If you have chosen to not walk up the Esquiline, the next stop on the tour is the “Porta Capena” (Epigrams 3.47). This is a gate in the Servian wall, of which a small piece remains. In order to get to the Porta Capena, leave the Colosseum, heading down the Via di San Gregorio: the Piazza di Porta Capena is at the junction of the road, and it is in this Piazza that the piece of wall is sited. Next on the tour is the Caelian Hill, or as Martial refers to it the “Greater and Lesser Caelian” (Epigrams 12.18). The easiest route from the Porta Capena is to walk down the Viale delle Terme di Caracalla, then turn left along Via Druso, which turns into the Via dell'Amba Aradam. This is one many paths that goes up the Caelian Hill. Then return to the Porta Capena, when you have walked up the hill. This, like the Esquiline Hill, is not a necessary stop on the tour as, again, Martial does not indicate a specific point on the Caelian Hill to visit.
 Similarly, the next potential stop on the tour is the Aventine, which Martial calls “Diana’s Hill” (Epigrams 7.73): starting at the Porta Capena, walk along Viale Aventino, then take a right up Via di Santa Prisca, following this road as it turns into Clivo dei Publicii. This will take you across the Aventine hill, and you will end up by the Circus Maximus. The next stop on the tour is the “Shrine of bereaved Cybele” (Epigrams 7.73), which was located in the centre of the Circus Maximus: all that remains of the Circus Maximus today is a large grassy area, which is now a public park. After this head towards “the Aemilian Way” (Epigrams 10.12), now known as the Ponte Rotto. As you leave the Circus, head towards the Tiber, where the remnants of the bridge still remain: a single arch of the bridge stands in the middle of the river. After this visit “Phillipus’ Colonnade” (Epigrams 5.49): in order to reach it you must walk along the Via Luigi Petroselli from the Ponte Rotto, then turn onto the Via del Foro Piscario to reach the Portico of Octavia. The exact location of the colonnade is unknown, although it is believed to be north west of the Portico of Octavia. The colonnade was in the temple of Hercules and the Muses and it got its name as it was restored by a Philippus, probably Quintus Marcus Philippus, consul-suffect in 38BC.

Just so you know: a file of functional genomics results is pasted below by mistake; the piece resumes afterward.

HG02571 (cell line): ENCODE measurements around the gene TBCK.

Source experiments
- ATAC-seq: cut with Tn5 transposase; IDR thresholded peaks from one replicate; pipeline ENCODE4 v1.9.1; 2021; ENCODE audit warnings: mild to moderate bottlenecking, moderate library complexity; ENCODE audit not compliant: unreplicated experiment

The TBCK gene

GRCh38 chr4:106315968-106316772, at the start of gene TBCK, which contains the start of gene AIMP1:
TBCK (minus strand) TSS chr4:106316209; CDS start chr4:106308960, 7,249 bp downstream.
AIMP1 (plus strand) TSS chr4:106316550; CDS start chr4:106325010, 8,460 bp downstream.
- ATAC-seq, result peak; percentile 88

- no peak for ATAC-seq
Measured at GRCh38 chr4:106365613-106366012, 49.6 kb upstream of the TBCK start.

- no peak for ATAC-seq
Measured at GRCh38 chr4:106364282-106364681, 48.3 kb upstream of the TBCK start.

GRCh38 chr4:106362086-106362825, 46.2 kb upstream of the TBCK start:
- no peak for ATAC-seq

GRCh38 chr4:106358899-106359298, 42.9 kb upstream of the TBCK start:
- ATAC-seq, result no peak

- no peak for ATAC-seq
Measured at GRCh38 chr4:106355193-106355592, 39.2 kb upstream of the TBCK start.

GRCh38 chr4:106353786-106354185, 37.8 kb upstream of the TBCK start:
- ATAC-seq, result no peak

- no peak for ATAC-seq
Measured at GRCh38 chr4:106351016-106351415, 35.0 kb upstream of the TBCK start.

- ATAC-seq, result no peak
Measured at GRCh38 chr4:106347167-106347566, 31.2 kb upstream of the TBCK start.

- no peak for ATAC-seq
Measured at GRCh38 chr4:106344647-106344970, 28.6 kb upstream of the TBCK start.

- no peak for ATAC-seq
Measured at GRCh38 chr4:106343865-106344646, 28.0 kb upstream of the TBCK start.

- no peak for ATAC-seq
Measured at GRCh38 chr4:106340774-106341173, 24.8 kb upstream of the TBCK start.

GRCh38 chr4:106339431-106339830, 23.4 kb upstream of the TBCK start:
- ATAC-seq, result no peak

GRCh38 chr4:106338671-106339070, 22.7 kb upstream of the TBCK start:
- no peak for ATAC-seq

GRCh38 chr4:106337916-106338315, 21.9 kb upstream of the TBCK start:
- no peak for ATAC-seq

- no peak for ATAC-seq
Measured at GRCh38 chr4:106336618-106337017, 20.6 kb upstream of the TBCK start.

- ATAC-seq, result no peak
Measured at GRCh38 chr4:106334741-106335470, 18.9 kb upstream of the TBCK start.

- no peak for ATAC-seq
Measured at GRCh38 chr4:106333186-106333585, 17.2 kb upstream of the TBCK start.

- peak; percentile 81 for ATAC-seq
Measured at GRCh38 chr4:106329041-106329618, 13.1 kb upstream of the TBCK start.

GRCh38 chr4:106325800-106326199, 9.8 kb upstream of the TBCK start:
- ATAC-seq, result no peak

Lorna wrote a second part to the tour, starting again from Termini and covering northern Rome

Walking tour, part 2



The next part of the tour takes place in the Roman Forum, which you need to buy a ticket to enter, this ticket also gains you entrance to Palatine Hill and the Colosseum. The entrance is on Via dei Fori Imperiali, opposite the Forum of Nerva. The first stop in the Roman Forum is the Temple of “Peace” (Epigrams 1.2), which stood in the middle of the Forum Pacis, north of the basilica Aemilia, probably at the junction of the modern Vie Alessandrina and dei Pozzi. The next stop is the “New Temple” (Epigrams 12.2), also called the Temple of Augustus, which was probably located behind the Basilica Julia in the Roman Forum.